Last night, /r/Games, a subreddit with 1.7 million subscribers, announced it would be closing on April Fool’s Day to shed light on the bigotry in the online gaming community.
“Not April Fool’s,” the post begins. It continues:
“This April Fool’s, we decided to take things a little more seriously and shed some light on a growing, pervasive issue that has affected the community of r/Games and gaming communities as a whole...Though certain memes (such as “gamers rise up”) surrounding gaming are largely viewed as a humorous interpretation of a mindset, at the core of the humor is a set of very serious issues that affect all gaming enthusiasts. By showing disdain or outright rejecting minority and marginalized communities, we become more insular. In this, we lose out on the chance to not only show compassion to these people, but also the chance to grow our own community and diversify the demographics of those involved in it. Whether it’s misogyny, transphobia, homophobia, racism or a host of other discriminatory practices, now is the time to stymie the flow of regressive ideas and prevent them from ever becoming the norm.”
At the end of the post, after noting that bigoted language in /r/Games is “not an infrequent occurrence” and citing several instances of transphobia, homophobia, islamophobia, and misogyny, the moderators call on users to celebrate the diversity of others’ backgrounds. Then, listing several charities for LGBT+ individuals, people of color, and women, the moderators say, “this April Fool’s, we’re also asking you to take into consideration the idea of helping these organizations out.”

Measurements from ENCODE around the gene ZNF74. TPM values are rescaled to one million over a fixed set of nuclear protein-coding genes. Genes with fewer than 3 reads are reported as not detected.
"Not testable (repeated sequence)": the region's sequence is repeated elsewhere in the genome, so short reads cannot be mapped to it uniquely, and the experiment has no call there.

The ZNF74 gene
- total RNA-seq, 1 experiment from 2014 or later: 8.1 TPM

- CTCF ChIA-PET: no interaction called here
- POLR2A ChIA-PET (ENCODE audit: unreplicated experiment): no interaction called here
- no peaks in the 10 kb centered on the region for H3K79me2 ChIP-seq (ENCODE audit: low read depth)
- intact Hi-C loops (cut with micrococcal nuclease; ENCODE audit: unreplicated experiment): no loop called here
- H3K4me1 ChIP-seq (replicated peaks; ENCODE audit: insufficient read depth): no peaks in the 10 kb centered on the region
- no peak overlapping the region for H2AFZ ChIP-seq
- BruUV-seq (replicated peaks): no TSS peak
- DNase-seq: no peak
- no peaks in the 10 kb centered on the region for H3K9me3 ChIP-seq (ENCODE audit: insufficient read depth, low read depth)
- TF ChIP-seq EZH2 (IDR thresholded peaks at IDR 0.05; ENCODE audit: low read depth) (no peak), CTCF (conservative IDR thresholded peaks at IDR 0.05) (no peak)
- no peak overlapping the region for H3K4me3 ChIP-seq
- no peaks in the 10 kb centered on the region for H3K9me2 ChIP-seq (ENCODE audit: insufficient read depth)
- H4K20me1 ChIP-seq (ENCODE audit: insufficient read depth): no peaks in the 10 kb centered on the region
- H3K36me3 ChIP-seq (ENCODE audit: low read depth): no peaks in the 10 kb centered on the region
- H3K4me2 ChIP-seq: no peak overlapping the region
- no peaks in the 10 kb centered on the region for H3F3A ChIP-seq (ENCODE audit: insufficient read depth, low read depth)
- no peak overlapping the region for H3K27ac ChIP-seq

There is a lot of support for the subreddit’s move on Twitter and gaming forums like ResetEra.com. One user acknowledged that “I am not a fan of that subreddit but I am really impressed that they took a stand like this.” On Twitter, one user said, “And this day filled with jokes, its [sic] nice to see something serious and heartwarming.” Others reacted negatively, referring to the move as “virtue signaling” or “going full blue pilled and cringe.”
Kotaku reached out to the /r/Games moderators last night asking them to explain their decision, the timing of the post, and whether they’ve reflected on how their own moderation tactics played into the subreddit’s culture. One moderator responded to say that “This is not something we have done for publicity. We believe the post itself presents the combined thoughts of the moderator team and we have no further comment at this time.” They added that moderators will be answering the community’s questions in a meta thread this evening. The subreddit remains closed as of this post’s initial publication.
Updated: 4/2/19, 9:20 a.m. ET: Last night, the /r/Games moderators described their reasoning behind temporarily closing the subreddit on April Fool’s Day in a separate post. The moderators clarified that their initial post was not a joke and explained that they published it on a day where they typically see higher traffic. After coming up with the idea for the post one month ago, the moderators write, most of them were in agreement about its sentiment and implementation.
The moderators say they want the subreddit to reflect their ethics and ideals. “We’ve recently increased the moderator headcount, and have been constantly iterating on and recruiting for our Comment-Only Moderator program to improve how effectively we can manage our ever-expanding community,” they explained. Answering users’ questions about why they “brought politics into /r/Games,” they responded, “Asking people to be nicer to each other and engage with respect and dignity is not politics, it’s human decency. Along the way of conversation and the exchange of ideas, that decency has fallen on the list of priorities for some commenters. Our aim with this post is to remind commenters to not let the notion of civility and kindness be an afterthought in the process.”